Press release from Ahmadi Muslims
Western concepts around gender roles were taken to task at the UK’s largest Islamic gathering, which closed on Sunday 7 August, with a keynote address by the leader and Caliph of Islam Ahmadiyya.
More than 26,000 Ahmadi Muslims were in attendance to listen to the Caliph speak at the Jalsa Salana, which took place over three days in Hampshire.
The Caliph, His Holiness Hazrat Mirza Masroor Ahmad, said:
“Today there are many social movements and organisations promoting ‘gender equality’. Yet their way of establishing ‘women’s rights’ is rarely based on fair principles or for the sake of establishing true equality for women. For example, they raise slogans in favour of women’s rights, whilst at the same time they deny religious women the freedom to act upon their faith and force them to abandon their religious teachings.
“Rather than bringing men and women closer together, all they do is drive them further apart.”
The Caliph went on to present numerous examples of how Islam had given fundamental rights to women, centuries before the West, in a way which empowers both them and wider society – such as the right for women to inherit property – which was denied to women in the West until the twentieth century.
“Almost all the Islamic references I have presented today refer to the rights Islam gives women, whilst the rights of men have not been stipulated separately, or certainly not to the same degree as women’s rights have been.
“This is because in every society one sees that men have sought to assert their power and dominance, sometimes unjustly… Thus, Islam has given much stronger emphasis to establishing the rights of women. Yet despite this, the opponents of Islam claim that Islam does not give due rights to women.”
Heroic Muslim women
On Saturday, the Caliph delivered an address specifically to the ladies of the Ahmadiyya Muslim Community in which he related stories of inspirational women in Islamic history, who had performed deeds of heroism and sacrificed much for their faith.
The Caliph said:
“Nowhere in Islam does it say that women should stay locked up at home and neither did Muslim women in early Islam do this.
“Rather they would come to listen to the founder of Islam, the Prophet Muhammad (peace be upon him), and take part in (defensive) battles, take care of the wounded and ride horses. They used to learn from men and also teach men… thus they had complete freedom.”
The Jalsa Salana is an international convention held over three days every year. This year only attendees from the UK and limited representatives from abroad were permitted to attend due to precautions over Covid.
Editor’s story of meeting a Muslim woman at the University of Kent:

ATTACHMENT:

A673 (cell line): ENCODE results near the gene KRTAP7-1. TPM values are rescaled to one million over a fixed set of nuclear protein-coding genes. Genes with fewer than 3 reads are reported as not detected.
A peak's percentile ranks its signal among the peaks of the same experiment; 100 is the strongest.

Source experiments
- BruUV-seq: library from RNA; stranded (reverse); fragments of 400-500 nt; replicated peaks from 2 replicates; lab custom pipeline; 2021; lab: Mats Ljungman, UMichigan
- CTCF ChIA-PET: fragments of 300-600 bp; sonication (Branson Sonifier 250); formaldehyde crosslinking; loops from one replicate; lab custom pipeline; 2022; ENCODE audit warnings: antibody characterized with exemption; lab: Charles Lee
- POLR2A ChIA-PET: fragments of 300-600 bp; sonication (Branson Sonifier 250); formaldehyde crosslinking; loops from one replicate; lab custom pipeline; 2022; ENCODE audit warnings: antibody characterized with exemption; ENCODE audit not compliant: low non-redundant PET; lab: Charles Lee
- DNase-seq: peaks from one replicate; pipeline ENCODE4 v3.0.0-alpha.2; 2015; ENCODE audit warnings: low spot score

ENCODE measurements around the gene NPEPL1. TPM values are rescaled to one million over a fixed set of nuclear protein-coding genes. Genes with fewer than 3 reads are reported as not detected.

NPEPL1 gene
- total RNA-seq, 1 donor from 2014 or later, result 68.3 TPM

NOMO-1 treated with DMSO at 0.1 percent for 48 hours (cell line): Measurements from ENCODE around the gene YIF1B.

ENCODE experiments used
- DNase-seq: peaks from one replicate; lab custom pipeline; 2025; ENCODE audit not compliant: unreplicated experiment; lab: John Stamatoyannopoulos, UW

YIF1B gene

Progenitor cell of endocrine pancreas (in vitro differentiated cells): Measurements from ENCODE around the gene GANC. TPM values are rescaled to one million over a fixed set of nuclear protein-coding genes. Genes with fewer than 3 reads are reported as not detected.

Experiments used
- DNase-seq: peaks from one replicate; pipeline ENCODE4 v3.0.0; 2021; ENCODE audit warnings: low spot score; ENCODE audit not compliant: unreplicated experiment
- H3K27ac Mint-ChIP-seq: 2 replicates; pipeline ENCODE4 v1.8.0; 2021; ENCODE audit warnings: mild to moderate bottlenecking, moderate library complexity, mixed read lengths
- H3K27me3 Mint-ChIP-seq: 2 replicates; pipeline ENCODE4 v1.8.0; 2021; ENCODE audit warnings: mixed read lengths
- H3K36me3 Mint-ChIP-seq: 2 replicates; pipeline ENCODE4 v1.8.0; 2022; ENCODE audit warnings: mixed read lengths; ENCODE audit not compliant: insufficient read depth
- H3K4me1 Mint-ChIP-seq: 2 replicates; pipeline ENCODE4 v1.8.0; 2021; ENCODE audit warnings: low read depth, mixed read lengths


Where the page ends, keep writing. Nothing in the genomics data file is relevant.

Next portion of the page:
I was standing at the bus-stop on the University of Kent campus during the Lambeth conference, reading a newspaper, when my eye caught a swirl of purple; another Bishop I presumed. It was a young woman covered head to foot in polyester cotton of the exact episcopal hue.
“Hello,” I said in surprise, “Why are you wearing that?”
“It’s my hijab. I have just come from the Mosque.”
She had with her a young son, who was clutching a small prayer mat.
She explained that she had come from Folkestone on that Sunday afternoon to attend the Mosque on campus.
“But surely there is a mosque in Folkestone?”
“Yes, there is, but I like this one.”
A new convert to Islam
She explained that she is a new convert. She is a primary school teacher who got interested in Islam from the primary school religious curriculum.
“And you had no contact with Islam before that?”
“When I was a student, I had a friend who came from an Islamic family but he was not religious. But I learned from him about fasting, Eid and that.”
“So, you don’t have a Muslim partner now?”
“No, I am a single mother.”
“And what do the people at this Mosque say about that?”
“They are okay with it. They keep trying to recommend me a suitable partner.”
I would have liked to find out how she was getting along with reading the Qur‘an, but my bus came along at that point.
A question of interpretation
Having read the Qur‘an in an English translation, I think that verses on which Muslim dress codes for women are based are open to question. Al-Noor 24.30 reads “Enjoin believing women to turn their eyes away from temptation and to preserve their chastity, not to display adornments (except such as are normally revealed), to draw their veils over their bosoms, and not to display their finery except to their… [long list of male relatives, and including “male attendants lacking in natural vigour, ie eunuchs]…” And let them not stamp their feet when walking so as to reveal their hidden trinkets.”
One would like to be able to visualise the actual clothing of the women this text targets. What were the adornments “normally revealed”? Bracelets? Shoulder pins to hold the garment in place?
No photos, please
I would have liked to take a photo of this woman, hijabbed in purple. But then I recalled that observant Muslim women shun photos, presumably as a threat to chastity. (Significant to note that the Ahmadi Convention photos sent to KBL did not.)
But this young woman at the bus-stop was clearly making a statement. She was proclaiming to the world that she is a new convert. Or, as the women in the Mosque hint, she may be seeking a good Muslim husband. Less than 1% of the population in Kent is Muslim, so she has to go to the right places, including I would have thought, Folkestone Islamic Cultural Centre whose website has more information about that.